- Roslindale Snow Clearance Collaborative 1.0+ – Finally, our volunteer snow clearance collaborative had plenty of chances to flex our muscles and get in a good work out shoveling out key bus stops in and around the square and at the key intersection of Hyde Park Avenue and Cummins Highway. The shoveling in the square even included the contested sidewalks surrounding the MBTA commuter rail station on Belgrade. We gave the last installment – Collaborative v. 1.5 – a lighthearted touch with a photo of the Boston yeti.
Today, we sent a letter to the Boston Board of Appeal (colloquially knowing as the Zoning Board) concerning a proposed new apartment project at 3-7 Poplar Street (also known as 732 South Street), right above Wallpaper City. This project is scheduled for a hearing on Tuesday, November 27, 2018.
With the books now closed on 2017, let’s take a moment to reflect on another year in the life of WalkUP Roslindale, your neighborhood walk-bike-transit-Y/QIMBY (Yes/Quality in My Backyard) citizens group. In the opinion of your humble correspondent, below are the top 7 highlights of the year just concluded. Comments, corrections, and additions are always welcome!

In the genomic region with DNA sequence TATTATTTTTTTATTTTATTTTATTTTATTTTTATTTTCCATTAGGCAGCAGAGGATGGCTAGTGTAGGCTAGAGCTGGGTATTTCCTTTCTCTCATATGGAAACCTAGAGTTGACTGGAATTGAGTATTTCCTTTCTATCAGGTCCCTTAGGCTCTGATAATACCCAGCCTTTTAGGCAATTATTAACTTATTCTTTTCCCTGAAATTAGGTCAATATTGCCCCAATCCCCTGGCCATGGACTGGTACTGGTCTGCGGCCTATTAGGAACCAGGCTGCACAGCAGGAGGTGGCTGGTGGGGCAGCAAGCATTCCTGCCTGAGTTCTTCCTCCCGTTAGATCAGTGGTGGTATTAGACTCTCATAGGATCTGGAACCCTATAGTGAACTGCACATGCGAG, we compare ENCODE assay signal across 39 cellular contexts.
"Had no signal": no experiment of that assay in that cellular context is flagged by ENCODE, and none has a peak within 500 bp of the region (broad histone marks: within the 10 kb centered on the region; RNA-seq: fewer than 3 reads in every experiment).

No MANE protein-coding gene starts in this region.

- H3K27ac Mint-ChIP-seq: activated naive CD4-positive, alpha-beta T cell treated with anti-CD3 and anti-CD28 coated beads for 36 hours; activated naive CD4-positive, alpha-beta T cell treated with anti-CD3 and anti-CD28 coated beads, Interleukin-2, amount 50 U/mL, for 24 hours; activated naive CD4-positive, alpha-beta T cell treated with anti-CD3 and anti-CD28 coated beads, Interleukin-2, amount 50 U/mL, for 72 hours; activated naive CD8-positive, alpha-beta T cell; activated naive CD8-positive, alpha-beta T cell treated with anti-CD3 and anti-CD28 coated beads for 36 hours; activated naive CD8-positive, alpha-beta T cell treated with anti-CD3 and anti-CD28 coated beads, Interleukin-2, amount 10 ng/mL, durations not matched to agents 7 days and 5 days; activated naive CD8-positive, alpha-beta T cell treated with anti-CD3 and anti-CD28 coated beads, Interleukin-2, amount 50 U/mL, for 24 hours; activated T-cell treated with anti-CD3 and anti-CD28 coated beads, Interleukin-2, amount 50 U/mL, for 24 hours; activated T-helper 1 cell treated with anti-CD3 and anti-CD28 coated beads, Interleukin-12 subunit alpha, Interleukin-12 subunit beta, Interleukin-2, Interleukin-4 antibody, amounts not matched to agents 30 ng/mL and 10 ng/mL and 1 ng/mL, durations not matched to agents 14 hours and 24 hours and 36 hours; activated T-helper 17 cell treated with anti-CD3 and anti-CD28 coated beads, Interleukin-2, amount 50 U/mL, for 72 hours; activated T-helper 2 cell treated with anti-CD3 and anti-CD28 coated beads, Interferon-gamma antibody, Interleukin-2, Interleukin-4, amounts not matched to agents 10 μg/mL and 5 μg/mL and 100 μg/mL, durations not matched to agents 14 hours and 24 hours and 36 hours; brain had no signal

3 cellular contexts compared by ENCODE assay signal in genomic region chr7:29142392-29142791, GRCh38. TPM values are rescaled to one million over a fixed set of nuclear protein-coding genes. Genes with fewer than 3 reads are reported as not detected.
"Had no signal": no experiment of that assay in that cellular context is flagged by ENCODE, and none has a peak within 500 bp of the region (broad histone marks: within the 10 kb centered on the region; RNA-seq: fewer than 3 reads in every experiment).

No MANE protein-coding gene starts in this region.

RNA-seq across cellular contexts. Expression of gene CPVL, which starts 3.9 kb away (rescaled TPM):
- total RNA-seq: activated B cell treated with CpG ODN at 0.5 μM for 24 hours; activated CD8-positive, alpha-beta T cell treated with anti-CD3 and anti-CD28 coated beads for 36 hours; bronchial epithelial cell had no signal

- Washington Street Operational Bus Improvements Pilot – It came late in the year (and on just 2 Tuesday mornings in December). But the first test of a bus-only lane (shared with people on bikes as well) on Washington Street from Roslindale Square to Ukraine Way from 7 am to 9 am was a widely-hailed successful proof of concept. Bus riders saved significant time, people riding bikes in the corridor generally approved of the shared lane, and the Boston Transportation Department and the MBTA showed they could work quite well together on the first such test case in an outlying neighborhood. It is hard to overstate how big a deal this is — there are several corridors around Boston that desperately need the kind of low-upfront-capital but meaningful time-saving improvements to bus service that was demonstrated for the first time in this city here in Roslindale. A full 2-week pilot is reportedly planned for the spring. Dates and specifics are still TBD. WalkUP Roslindale will do everything it can to support the full pilot and ultimately implementation of a permanent set of improvements. We appreciate the advocacy and support of the proposal from City Councilors Wu and McCarthy as well as BTD’s strong performance on the 2 days of the operational pilot. Special thanks are also owed to LivableStreets Alliance for their persistent advocacy, particularly their Street Ambassadors, who teamed with certain WUR diehards (Messrs. Tedrow, Gag, and Tobin come to mind) on outreach this fall and then during the operational pilot.